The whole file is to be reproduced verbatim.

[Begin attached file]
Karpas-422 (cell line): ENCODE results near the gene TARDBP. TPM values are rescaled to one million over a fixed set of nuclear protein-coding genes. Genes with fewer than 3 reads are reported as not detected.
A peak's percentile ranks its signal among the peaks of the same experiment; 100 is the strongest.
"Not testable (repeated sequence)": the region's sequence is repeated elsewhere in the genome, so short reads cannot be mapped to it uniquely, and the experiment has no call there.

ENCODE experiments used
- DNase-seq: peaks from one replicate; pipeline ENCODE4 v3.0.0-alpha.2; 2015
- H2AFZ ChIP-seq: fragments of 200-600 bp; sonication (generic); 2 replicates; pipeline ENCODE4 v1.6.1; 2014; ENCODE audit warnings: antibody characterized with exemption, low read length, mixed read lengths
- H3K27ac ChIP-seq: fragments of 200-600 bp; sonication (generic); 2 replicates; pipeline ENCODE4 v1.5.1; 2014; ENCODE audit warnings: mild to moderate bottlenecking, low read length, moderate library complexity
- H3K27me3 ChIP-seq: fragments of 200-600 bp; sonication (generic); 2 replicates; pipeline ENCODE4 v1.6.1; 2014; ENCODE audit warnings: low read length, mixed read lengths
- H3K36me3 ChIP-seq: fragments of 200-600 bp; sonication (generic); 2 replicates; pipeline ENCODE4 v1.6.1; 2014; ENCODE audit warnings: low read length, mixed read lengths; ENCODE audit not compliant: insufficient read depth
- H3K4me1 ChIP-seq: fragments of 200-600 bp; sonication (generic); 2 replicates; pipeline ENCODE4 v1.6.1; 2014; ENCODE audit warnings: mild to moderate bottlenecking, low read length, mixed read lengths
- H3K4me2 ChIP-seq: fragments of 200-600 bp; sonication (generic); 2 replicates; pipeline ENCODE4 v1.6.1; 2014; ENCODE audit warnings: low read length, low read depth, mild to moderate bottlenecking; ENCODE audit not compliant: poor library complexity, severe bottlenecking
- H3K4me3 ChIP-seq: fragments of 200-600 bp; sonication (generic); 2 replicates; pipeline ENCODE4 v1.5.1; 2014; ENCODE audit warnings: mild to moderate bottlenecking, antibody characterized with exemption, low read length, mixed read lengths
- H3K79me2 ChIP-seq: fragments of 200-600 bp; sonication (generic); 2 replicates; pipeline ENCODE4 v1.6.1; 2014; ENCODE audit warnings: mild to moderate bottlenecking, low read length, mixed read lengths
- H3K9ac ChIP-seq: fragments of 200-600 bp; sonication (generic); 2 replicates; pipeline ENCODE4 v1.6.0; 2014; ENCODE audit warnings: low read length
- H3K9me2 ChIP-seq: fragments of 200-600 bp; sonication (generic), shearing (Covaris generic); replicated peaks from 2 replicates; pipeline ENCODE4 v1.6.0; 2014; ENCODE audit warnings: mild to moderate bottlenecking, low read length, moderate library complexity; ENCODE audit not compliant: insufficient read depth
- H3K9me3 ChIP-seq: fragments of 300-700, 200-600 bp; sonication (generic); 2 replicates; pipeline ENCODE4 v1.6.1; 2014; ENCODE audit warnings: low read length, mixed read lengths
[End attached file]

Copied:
Karpas-422 (cell line): ENCODE results near the gene TARDBP. TPM values are rescaled to one million over a fixed set of nuclear protein-coding genes. Genes with fewer than 3 reads are reported as not detected.
A peak's percentile ranks its signal among the peaks of the same experiment; 100 is the strongest.
"Not testable (repeated sequence)": the region's sequence is repeated elsewhere in the genome, so short reads cannot be mapped to it uniquely, and the experiment has no call there.

ENCODE experiments used
- DNase-seq: peaks from one replicate; pipeline ENCODE4 v3.0.0-alpha.2; 2015
- H2AFZ ChIP-seq: fragments of 200-600 bp; sonication (generic); 2 replicates; pipeline ENCODE4 v1.6.1; 2014; ENCODE audit warnings: antibody characterized with exemption, low read length, mixed read lengths
- H3K27ac ChIP-seq: fragments of 200-600 bp; sonication (generic); 2 replicates; pipeline ENCODE4 v1.5.1; 2014; ENCODE audit warnings: mild to moderate bottlenecking, low read length, moderate library complexity
- H3K27me3 ChIP-seq: fragments of 200-600 bp; sonication (generic); 2 replicates; pipeline ENCODE4 v1.6.1; 2014; ENCODE audit warnings: low read length, mixed read lengths
- H3K36me3 ChIP-seq: fragments of 200-600 bp; sonication (generic); 2 replicates; pipeline ENCODE4 v1.6.1; 2014; ENCODE audit warnings: low read length, mixed read lengths; ENCODE audit not compliant: insufficient read depth
- H3K4me1 ChIP-seq: fragments of 200-600 bp; sonication (generic); 2 replicates; pipeline ENCODE4 v1.6.1; 2014; ENCODE audit warnings: mild to moderate bottlenecking, low read length, mixed read lengths
- H3K4me2 ChIP-seq: fragments of 200-600 bp; sonication (generic); 2 replicates; pipeline ENCODE4 v1.6.1; 2014; ENCODE audit warnings: low read length, low read depth, mild to moderate bottlenecking; ENCODE audit not compliant: poor library complexity, severe bottlenecking
- H3K4me3 ChIP-seq: fragments of 200-600 bp; sonication (generic); 2 replicates; pipeline ENCODE4 v1.5.1; 2014; ENCODE audit warnings: mild to moderate bottlenecking, antibody characterized with exemption, low read length, mixed read lengths
- H3K79me2 ChIP-seq: fragments of 200-600 bp; sonication (generic); 2 replicates; pipeline ENCODE4 v1.6.1; 2014; ENCODE audit warnings: mild to moderate bottlenecking, low read length, mixed read lengths
- H3K9ac ChIP-seq: fragments of 200-600 bp; sonication (generic); 2 replicates; pipeline ENCODE4 v1.6.0; 2014; ENCODE audit warnings: low read length
- H3K9me2 ChIP-seq: fragments of 200-600 bp; sonication (generic), shearing (Covaris generic); replicated peaks from 2 replicates; pipeline ENCODE4 v1.6.0; 2014; ENCODE audit warnings: mild to moderate bottlenecking, low read length, moderate library complexity; ENCODE audit not compliant: insufficient read depth
- H3K9me3 ChIP-seq: fragments of 300-700, 200-600 bp; sonication (generic); 2 replicates; pipeline ENCODE4 v1.6.1; 2014; ENCODE audit warnings: low read length, mixed read lengths